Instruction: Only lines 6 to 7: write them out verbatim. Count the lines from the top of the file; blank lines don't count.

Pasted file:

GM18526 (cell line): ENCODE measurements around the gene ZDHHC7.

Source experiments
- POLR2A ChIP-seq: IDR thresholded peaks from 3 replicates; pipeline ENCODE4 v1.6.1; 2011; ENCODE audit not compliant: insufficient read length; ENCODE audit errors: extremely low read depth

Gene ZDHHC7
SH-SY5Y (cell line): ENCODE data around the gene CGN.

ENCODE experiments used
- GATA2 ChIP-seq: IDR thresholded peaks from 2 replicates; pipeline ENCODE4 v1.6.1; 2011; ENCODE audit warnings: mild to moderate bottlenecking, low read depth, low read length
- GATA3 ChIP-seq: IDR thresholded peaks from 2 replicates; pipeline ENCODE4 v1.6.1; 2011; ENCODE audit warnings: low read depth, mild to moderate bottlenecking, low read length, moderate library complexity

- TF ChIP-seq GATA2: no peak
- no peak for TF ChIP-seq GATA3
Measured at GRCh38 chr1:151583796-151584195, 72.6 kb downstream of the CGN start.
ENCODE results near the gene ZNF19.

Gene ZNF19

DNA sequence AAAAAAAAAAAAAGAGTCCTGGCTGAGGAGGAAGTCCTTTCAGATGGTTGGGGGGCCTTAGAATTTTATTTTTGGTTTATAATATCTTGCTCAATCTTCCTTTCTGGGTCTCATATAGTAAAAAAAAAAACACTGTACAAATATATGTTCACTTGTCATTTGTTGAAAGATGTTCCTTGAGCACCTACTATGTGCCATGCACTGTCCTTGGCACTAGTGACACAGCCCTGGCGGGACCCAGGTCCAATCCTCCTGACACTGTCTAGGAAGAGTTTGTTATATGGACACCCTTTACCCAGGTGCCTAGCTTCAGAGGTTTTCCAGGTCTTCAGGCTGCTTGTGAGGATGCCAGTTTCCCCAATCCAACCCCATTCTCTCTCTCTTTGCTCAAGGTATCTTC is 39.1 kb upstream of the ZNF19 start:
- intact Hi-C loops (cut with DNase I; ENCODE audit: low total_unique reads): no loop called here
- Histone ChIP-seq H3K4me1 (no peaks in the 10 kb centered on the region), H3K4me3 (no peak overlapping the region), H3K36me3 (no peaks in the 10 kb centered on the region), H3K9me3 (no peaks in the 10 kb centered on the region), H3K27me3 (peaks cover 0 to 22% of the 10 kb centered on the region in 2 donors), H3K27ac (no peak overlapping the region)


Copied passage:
ENCODE experiments used
- GATA2 ChIP-seq: IDR thresholded peaks from 2 replicates; pipeline ENCODE4 v1.6.1; 2011; ENCODE audit warnings: mild to moderate bottlenecking, low read depth, low read length